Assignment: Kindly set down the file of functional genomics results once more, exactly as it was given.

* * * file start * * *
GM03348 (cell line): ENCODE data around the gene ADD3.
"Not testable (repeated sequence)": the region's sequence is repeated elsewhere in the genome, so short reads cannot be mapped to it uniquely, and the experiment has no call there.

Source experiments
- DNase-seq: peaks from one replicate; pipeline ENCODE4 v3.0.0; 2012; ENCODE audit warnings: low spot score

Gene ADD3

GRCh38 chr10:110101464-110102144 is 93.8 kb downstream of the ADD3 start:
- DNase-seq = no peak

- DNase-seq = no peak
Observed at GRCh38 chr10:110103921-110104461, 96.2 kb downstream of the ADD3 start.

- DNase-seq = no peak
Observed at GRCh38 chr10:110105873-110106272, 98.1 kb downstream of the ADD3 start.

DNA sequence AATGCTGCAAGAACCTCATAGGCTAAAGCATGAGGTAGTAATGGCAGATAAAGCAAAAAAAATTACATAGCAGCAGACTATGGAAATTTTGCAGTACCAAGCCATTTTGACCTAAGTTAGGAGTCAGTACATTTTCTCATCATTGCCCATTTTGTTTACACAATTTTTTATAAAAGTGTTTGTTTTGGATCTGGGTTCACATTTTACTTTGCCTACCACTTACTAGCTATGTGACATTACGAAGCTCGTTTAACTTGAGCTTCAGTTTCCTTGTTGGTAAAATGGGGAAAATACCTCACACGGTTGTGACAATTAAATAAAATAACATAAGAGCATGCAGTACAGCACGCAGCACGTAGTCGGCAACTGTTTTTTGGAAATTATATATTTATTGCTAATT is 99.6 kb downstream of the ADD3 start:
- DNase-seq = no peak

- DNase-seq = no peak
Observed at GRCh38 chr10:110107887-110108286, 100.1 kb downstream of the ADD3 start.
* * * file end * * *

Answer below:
GM03348 (cell line): ENCODE data around the gene ADD3.
"Not testable (repeated sequence)": the region's sequence is repeated elsewhere in the genome, so short reads cannot be mapped to it uniquely, and the experiment has no call there.

Source experiments
- DNase-seq: peaks from one replicate; pipeline ENCODE4 v3.0.0; 2012; ENCODE audit warnings: low spot score

Gene ADD3

GRCh38 chr10:110101464-110102144 is 93.8 kb downstream of the ADD3 start:
- DNase-seq = no peak

- DNase-seq = no peak
Observed at GRCh38 chr10:110103921-110104461, 96.2 kb downstream of the ADD3 start.

- DNase-seq = no peak
Observed at GRCh38 chr10:110105873-110106272, 98.1 kb downstream of the ADD3 start.

DNA sequence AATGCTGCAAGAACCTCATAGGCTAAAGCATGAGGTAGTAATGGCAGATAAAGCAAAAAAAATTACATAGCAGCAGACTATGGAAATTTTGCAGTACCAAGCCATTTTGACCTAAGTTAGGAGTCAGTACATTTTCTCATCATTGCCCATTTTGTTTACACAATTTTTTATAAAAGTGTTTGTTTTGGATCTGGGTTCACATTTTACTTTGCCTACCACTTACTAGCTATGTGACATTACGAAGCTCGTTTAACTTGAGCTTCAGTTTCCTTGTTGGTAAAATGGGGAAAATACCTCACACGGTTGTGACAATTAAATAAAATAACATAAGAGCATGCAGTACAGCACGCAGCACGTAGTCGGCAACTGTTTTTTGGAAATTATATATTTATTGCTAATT is 99.6 kb downstream of the ADD3 start:
- DNase-seq = no peak

- DNase-seq = no peak
Observed at GRCh38 chr10:110107887-110108286, 100.1 kb downstream of the ADD3 start.